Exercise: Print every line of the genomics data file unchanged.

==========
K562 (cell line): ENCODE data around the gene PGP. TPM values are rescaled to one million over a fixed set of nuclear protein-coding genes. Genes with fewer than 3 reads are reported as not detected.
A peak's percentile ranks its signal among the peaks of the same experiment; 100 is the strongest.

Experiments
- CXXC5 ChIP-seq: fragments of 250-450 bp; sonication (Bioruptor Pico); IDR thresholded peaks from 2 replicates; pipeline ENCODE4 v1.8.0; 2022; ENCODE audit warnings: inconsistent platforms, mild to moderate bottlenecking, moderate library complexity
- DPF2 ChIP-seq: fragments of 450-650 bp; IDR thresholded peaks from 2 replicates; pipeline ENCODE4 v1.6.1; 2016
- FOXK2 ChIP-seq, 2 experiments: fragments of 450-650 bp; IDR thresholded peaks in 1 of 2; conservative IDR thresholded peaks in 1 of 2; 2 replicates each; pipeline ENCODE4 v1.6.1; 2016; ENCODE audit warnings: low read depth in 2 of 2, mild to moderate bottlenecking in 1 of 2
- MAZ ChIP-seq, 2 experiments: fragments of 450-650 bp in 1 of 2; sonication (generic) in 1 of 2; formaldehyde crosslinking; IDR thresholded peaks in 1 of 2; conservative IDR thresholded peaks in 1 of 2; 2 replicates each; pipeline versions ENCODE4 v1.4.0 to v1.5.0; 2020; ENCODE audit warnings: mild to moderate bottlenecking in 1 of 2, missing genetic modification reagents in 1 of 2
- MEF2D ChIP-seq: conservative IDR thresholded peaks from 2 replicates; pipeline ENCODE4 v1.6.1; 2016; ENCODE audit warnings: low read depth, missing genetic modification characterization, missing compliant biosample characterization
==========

K562 (cell line): ENCODE data around the gene PGP. TPM values are rescaled to one million over a fixed set of nuclear protein-coding genes. Genes with fewer than 3 reads are reported as not detected.
A peak's percentile ranks its signal among the peaks of the same experiment; 100 is the strongest.

Experiments
- CXXC5 ChIP-seq: fragments of 250-450 bp; sonication (Bioruptor Pico); IDR thresholded peaks from 2 replicates; pipeline ENCODE4 v1.8.0; 2022; ENCODE audit warnings: inconsistent platforms, mild to moderate bottlenecking, moderate library complexity
- DPF2 ChIP-seq: fragments of 450-650 bp; IDR thresholded peaks from 2 replicates; pipeline ENCODE4 v1.6.1; 2016
- FOXK2 ChIP-seq, 2 experiments: fragments of 450-650 bp; IDR thresholded peaks in 1 of 2; conservative IDR thresholded peaks in 1 of 2; 2 replicates each; pipeline ENCODE4 v1.6.1; 2016; ENCODE audit warnings: low read depth in 2 of 2, mild to moderate bottlenecking in 1 of 2
- MAZ ChIP-seq, 2 experiments: fragments of 450-650 bp in 1 of 2; sonication (generic) in 1 of 2; formaldehyde crosslinking; IDR thresholded peaks in 1 of 2; conservative IDR thresholded peaks in 1 of 2; 2 replicates each; pipeline versions ENCODE4 v1.4.0 to v1.5.0; 2020; ENCODE audit warnings: mild to moderate bottlenecking in 1 of 2, missing genetic modification reagents in 1 of 2
- MEF2D ChIP-seq: conservative IDR thresholded peaks from 2 replicates; pipeline ENCODE4 v1.6.1; 2016; ENCODE audit warnings: low read depth, missing genetic modification characterization, missing compliant biosample characterization